A Chicago pastor from a couple generations ago, A.W. Tozer, keenly said: “‘Need’ is a creature word and cannot be spoken of the Creator.” This is so true. God doesn’t need anything (Acts 17:25). But in his humbled estate, Jesus, the God-man, needed his disciples in one of his darkest hours: the Garden of Gethsemane. Jesus needed Simon to finish carrying his cross up to Golgotha (Matthew 27:32). If Jesus had need, how much more so do we!

First, we often take for granted that we need Christ. Without him we can’t do anything (John 15:5). Not only do we need Christ to come through every day on waking us up, keeping our limbs moving and lungs full of air, holding up the world and keeping the laws of the universe in force (Hebrews 1:3), but we also need him to survive and grow spiritually. Ways that we need Christ are demonstrated when we take advantage of what’s been called the “ordinary” means of grace: the Scriptures, prayer, communion and fellowship of the saints. But, I want to drill down further on that last one.

Second, one of the ways that we show our need of Christ is by our humble dependence on others. Doesn’t sound too American, right? The Gospel’s call demands that we humble ourselves agreeing with God about our sin and taking his only sufficient solution in his Son, Jesus. That’s not just a one-time thing. This kind of forever humbling starts a process that kills pride and opens us up to the spiritual potential of our brothers and sisters. That’s the way Christian family was designed. Here are four kind of “knee bends” in humbling ourselves to get help from each other:

  1. We need each other’s gifts (1 Corinthians 12). We can’t all be the same. Sometimes it easier to see the gifts of others than our own. Start serving in the church. Ask help identifying what your spiritual gifting is. When others use their gifts effectively whether for the whole church or towards you in particular, accept it and rejoice!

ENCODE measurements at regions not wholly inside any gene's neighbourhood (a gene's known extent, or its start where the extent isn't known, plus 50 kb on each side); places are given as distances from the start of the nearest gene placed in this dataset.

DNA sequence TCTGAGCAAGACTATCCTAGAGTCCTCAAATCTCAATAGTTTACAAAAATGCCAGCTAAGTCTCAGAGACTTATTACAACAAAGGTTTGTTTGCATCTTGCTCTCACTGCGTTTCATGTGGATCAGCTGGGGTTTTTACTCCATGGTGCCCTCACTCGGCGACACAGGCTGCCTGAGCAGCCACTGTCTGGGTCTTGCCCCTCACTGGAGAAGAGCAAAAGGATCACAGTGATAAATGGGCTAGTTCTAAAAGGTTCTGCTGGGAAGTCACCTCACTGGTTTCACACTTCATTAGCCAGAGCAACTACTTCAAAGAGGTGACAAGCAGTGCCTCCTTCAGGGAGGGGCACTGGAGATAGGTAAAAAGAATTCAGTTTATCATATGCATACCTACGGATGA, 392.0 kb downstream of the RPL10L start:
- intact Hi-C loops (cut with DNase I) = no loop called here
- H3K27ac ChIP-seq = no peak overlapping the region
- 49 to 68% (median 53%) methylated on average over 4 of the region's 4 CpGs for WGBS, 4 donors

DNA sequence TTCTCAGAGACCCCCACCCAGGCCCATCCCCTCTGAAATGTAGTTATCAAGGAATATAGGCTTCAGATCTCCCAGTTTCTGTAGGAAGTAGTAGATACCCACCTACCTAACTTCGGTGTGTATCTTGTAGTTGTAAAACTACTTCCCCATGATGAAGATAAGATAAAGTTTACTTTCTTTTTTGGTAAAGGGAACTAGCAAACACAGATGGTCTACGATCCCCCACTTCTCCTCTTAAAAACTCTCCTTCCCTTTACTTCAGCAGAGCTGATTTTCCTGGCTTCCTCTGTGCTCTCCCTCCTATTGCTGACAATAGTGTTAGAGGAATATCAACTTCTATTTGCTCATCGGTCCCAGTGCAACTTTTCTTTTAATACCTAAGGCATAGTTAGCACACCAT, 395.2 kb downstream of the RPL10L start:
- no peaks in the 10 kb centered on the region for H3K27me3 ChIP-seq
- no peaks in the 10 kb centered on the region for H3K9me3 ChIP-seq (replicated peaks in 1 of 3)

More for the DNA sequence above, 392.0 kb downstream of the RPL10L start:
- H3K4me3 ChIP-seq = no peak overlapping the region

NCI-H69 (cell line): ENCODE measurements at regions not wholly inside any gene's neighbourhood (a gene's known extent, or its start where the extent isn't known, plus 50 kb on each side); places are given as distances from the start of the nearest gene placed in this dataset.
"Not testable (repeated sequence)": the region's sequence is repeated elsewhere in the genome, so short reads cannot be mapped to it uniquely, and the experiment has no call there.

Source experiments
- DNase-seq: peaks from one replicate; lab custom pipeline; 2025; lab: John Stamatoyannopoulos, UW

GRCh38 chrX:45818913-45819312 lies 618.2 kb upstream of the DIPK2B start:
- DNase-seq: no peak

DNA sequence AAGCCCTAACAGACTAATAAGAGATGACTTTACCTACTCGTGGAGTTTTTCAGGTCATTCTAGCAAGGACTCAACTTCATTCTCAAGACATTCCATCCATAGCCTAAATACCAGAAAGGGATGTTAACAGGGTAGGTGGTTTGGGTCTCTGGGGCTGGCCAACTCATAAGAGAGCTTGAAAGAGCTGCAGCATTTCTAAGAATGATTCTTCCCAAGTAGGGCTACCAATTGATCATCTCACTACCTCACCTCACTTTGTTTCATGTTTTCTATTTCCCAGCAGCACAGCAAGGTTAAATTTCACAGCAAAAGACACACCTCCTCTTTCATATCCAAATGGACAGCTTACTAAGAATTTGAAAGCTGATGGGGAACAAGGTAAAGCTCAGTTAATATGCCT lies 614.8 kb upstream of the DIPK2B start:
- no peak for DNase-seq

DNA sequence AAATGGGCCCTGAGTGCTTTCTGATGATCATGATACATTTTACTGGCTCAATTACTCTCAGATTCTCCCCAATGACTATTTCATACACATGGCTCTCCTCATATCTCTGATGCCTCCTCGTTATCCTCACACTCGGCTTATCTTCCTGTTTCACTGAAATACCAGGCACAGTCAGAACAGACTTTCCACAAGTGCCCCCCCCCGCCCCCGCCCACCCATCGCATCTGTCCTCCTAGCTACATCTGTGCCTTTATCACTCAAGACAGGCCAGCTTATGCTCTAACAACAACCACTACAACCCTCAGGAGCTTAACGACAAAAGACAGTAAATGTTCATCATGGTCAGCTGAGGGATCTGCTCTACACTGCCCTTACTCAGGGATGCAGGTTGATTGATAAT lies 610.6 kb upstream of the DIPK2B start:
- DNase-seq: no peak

2. We need each other’s rebuke (Hebrews 3:12-15). There’s no such thing as “Lone Ranger” Christianity. Isolation is a killer. When you’re isolated, you have no one to catch your blind spots. When you’re sinning, you don’t have someone else to tell you how they see it and walk with you out of the sin and into the light. Our hearts are wily, and we need others to do the tough love thing and tell us when we’re straying. Let people into your life to not only encourage you but also tell you what’s hard to hear.
  3. We need each other’s love (1 Peter 4:8) for forgiveness and walking in the light. Christianity is Christ, and Christ is love. No love is a useless, impotent Christianity. We need contexts to practice loving each other; not just on Sundays. If you try it, you’ll offend, yes. You’ll step on toes, sure. But love will cover the multitude of our sins. Mash it up, folks!
  4. We need each other’s help. And, here’s where I’d like to let you consider another Christian’s experience. Laura Denny preaches to herself (and us!) in her recent blog post on The Gift of Accepting Help. If you’re the kind that likes to help others yet has a hard time receiving help, then, click on her very practical article.

 Some people may initially be drawn to a church for solid, expositional preaching, but is the mere consuming of good preaching sufficient for spiritual vitality? No. Only showing up to your family meals 2-3 times a day no matter how yummy they are and disappearing right after as a pattern of action for 18 years (is,  yes, unrealistic but) would be unconscionable. But we do this with our church sometimes. We come get the good spiritual “fillin’ up” and then fail to relate with our brothers and sisters during the week around the Word and in other general life rhythms and meaningful touch-points. A Gospel-rich life embraces weakness, and weakness means help. Say no to your pride and ‘yes’ to your brothers and sisters in the church body more often. You’ll be glad you did. And so will they.

Posted by Will Pareja with

12345678910 ... 1920